Neoplastic transformation of peribiliary stem cell niche in cholangiocarcinoma arisen in primary sclerosing cholangitis.

Carpino G , Cardinale V , Folseraas T , Overi D , Grzyb K , Costantini D , Berloco PB , Di Matteo S , Karlsen TH , Alvaro D , Gaudio E
Hepatology (Baltimore, Md.)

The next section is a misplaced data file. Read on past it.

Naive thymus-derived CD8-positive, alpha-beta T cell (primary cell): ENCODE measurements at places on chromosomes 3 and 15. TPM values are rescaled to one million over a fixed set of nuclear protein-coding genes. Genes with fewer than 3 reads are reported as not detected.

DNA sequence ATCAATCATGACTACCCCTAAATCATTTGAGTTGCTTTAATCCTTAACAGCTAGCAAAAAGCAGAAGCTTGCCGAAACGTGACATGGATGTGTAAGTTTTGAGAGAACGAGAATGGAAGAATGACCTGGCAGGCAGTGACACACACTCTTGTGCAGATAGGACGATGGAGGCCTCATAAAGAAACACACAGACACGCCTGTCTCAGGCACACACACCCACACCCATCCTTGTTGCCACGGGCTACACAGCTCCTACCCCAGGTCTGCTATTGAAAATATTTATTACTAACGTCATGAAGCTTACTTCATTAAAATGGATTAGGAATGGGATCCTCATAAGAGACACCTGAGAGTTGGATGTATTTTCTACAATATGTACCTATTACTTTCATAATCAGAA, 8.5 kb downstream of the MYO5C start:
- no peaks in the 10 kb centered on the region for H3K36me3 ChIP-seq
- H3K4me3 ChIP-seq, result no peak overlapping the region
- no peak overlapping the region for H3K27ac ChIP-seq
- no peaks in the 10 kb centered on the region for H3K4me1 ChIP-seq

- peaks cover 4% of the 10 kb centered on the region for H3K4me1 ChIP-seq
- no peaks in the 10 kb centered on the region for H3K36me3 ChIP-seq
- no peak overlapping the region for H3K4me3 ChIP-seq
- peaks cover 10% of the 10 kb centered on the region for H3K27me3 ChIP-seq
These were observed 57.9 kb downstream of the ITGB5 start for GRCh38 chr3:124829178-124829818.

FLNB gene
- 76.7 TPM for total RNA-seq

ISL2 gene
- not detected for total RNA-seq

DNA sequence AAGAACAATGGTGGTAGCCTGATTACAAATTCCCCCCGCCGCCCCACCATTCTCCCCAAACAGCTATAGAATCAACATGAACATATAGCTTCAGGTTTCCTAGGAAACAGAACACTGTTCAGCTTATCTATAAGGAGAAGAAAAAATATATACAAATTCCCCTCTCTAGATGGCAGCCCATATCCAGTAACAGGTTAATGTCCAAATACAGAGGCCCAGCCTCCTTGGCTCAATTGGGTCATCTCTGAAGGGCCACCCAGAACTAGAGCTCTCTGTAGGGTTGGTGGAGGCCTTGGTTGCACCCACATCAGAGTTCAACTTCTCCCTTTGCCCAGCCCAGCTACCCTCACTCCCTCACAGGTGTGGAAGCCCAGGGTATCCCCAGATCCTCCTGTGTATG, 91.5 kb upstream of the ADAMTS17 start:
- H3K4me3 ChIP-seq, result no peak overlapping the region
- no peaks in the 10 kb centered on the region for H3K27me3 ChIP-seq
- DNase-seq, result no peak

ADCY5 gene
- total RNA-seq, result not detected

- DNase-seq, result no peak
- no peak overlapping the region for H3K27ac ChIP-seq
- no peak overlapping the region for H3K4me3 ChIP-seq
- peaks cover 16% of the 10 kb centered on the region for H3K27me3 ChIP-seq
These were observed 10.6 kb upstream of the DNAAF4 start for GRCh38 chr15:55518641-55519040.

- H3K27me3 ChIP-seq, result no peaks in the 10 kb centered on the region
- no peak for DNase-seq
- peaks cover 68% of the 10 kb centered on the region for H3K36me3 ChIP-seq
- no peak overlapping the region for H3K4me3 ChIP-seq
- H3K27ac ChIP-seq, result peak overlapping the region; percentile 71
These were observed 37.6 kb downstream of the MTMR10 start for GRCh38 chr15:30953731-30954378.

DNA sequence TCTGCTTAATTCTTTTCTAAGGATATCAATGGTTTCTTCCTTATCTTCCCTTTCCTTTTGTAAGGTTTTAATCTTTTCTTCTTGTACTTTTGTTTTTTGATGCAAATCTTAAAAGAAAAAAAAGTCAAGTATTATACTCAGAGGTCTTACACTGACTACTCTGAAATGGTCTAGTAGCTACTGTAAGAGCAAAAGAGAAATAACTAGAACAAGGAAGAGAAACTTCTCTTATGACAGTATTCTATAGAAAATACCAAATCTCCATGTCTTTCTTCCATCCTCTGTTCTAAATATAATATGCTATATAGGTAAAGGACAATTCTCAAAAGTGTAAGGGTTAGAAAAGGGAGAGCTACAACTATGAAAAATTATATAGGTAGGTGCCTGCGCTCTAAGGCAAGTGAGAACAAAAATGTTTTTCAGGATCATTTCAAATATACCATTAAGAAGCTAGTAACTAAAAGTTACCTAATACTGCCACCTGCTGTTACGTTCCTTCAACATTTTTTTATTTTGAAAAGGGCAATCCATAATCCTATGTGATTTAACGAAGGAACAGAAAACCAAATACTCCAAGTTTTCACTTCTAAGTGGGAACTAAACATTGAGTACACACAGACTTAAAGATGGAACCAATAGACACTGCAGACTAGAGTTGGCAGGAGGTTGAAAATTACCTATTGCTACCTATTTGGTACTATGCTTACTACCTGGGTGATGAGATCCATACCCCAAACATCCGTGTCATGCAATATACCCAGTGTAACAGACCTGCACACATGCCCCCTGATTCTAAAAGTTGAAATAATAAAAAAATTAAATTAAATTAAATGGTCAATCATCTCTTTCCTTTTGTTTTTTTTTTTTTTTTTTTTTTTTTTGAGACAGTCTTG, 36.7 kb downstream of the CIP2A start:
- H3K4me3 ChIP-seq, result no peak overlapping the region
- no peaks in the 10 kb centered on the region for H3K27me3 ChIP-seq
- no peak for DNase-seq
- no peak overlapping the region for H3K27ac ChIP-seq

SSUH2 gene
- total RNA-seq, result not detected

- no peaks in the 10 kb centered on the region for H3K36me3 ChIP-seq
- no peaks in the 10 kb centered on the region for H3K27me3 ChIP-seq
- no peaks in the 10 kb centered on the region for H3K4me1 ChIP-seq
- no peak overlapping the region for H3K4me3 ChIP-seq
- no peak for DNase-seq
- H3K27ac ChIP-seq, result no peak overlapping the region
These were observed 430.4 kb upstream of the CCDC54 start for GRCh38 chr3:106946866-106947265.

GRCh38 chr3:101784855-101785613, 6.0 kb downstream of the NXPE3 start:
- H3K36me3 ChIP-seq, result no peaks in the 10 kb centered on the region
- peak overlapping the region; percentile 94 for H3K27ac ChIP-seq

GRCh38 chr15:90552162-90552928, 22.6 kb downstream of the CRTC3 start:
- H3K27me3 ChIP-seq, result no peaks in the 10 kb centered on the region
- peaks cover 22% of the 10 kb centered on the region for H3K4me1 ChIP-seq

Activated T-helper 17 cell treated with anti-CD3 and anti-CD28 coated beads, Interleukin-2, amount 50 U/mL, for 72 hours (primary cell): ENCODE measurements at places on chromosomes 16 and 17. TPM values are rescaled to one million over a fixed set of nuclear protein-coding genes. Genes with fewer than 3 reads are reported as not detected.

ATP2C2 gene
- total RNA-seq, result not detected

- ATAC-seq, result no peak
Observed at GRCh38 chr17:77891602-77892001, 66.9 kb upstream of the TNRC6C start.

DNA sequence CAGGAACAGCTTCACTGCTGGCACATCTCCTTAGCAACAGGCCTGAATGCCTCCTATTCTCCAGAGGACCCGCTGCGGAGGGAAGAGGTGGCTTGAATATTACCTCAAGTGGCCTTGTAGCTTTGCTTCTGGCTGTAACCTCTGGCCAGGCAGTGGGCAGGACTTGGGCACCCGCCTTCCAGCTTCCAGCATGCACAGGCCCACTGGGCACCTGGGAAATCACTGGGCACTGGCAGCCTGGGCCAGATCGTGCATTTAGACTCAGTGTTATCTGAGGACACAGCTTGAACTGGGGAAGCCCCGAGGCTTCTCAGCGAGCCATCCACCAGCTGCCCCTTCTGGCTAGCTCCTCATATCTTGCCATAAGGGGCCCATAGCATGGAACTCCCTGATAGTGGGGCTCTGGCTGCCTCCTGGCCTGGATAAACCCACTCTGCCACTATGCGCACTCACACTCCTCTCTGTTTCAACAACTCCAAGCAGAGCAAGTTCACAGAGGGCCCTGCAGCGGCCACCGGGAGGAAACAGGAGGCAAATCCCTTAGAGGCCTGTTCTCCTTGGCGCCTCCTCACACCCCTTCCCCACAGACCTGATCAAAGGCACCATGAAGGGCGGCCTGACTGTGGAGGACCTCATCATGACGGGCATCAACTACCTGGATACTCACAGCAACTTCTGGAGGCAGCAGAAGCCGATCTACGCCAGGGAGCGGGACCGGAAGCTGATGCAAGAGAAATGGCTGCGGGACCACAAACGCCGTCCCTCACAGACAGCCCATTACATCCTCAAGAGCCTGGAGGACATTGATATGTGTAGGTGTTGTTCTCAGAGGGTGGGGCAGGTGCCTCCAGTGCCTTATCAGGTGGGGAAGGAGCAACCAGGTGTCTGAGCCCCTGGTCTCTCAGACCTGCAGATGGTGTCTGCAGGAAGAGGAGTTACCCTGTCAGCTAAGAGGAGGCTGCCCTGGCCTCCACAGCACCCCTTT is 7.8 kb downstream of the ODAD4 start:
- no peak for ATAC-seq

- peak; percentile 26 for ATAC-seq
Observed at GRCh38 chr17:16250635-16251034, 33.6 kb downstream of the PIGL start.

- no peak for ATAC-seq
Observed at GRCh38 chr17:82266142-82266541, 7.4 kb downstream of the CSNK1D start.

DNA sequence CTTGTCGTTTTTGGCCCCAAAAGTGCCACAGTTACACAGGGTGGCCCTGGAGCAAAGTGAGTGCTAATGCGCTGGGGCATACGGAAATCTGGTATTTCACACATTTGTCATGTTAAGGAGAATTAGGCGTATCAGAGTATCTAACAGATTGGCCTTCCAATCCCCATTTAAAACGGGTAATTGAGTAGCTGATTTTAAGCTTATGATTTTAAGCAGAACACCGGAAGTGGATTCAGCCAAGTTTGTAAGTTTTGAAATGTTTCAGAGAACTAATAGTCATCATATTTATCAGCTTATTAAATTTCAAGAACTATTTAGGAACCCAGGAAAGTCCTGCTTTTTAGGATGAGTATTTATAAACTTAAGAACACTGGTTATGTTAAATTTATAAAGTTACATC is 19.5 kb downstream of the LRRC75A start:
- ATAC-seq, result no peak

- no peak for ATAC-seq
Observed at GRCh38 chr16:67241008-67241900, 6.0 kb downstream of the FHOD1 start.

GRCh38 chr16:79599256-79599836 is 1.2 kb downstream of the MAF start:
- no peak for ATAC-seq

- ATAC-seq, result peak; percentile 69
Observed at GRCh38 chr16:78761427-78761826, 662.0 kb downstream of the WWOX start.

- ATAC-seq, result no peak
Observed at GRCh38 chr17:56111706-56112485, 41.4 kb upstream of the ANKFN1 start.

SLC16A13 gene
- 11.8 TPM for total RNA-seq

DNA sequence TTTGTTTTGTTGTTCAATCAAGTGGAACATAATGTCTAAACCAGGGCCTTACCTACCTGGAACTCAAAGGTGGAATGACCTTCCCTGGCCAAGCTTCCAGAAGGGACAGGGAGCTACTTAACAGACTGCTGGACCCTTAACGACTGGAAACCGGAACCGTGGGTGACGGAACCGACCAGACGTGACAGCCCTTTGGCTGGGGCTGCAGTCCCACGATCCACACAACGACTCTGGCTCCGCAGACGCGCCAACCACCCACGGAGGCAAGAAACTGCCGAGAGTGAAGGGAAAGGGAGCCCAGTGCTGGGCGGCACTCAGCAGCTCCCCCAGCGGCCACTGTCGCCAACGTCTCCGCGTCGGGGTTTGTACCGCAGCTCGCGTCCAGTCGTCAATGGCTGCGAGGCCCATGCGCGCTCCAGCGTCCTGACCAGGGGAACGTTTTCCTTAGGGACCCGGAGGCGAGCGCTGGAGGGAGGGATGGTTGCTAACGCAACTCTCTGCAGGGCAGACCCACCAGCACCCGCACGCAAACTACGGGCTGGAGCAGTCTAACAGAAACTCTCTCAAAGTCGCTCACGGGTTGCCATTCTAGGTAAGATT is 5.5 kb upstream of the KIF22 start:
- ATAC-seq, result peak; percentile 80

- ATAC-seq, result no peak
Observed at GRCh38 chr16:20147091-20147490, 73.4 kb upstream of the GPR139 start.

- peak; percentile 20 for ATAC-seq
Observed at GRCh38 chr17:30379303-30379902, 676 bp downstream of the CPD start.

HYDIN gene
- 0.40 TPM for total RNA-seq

Primary sclerosing cholangitis (PSC) is a chronic inflammatory cholangiopathy frequently complicated by cholangiocarcinoma (CCA). Massive proliferation of biliary tree stem/progenitor cells (BTSCs), expansion of peribiliary glands (PBGs), and dysplasia were observed in PSC. The aims of the present study were to evaluate the involvement of PBGs and BTSCs in CCA which emerged in PSC patients. Specimens from normal liver (N=5), PSC (N=20), and PSC-associated CCA (N=20) were included. Samples were processed for histology, immunohistochemistry and immunofluorescence. In vitro experiments were performed on human BTSCs, human mucinous primary CCA cell cultures, and human cholangiocyte cell lines (H69). Our results indicated that all CCAs emerging in PSC patients were mucin-producing tumors characterized by PBG involvement and a high expression of stem/progenitor cell markers. Ducts with neoplastic lesions showed higher inflammation, wall thickness, and PBG activation compared to non-neoplastic PSC-affected ducts. CCA showed higher microvascular density and higher expressions of nuclear factor-κB, interleukin-6, interleukin-8, transforming growth factor β, and vascular endothelial growth factor-1, compared to non-neoplastic ducts. CCA cells were characterized by a higher expression of epithelial-to-mesenchymal transition (EMT) traits and by the absence of primary cilia compared to bile ducts and PBG cells in controls and PSC. Our in vitro study demonstrated that lipopolysaccharide and oxysterols (PSC-related stressors) induced the expression of EMT traits, nuclear factor-κB pathway, autophagy, and the loss of primary cilia in human BTSCs.

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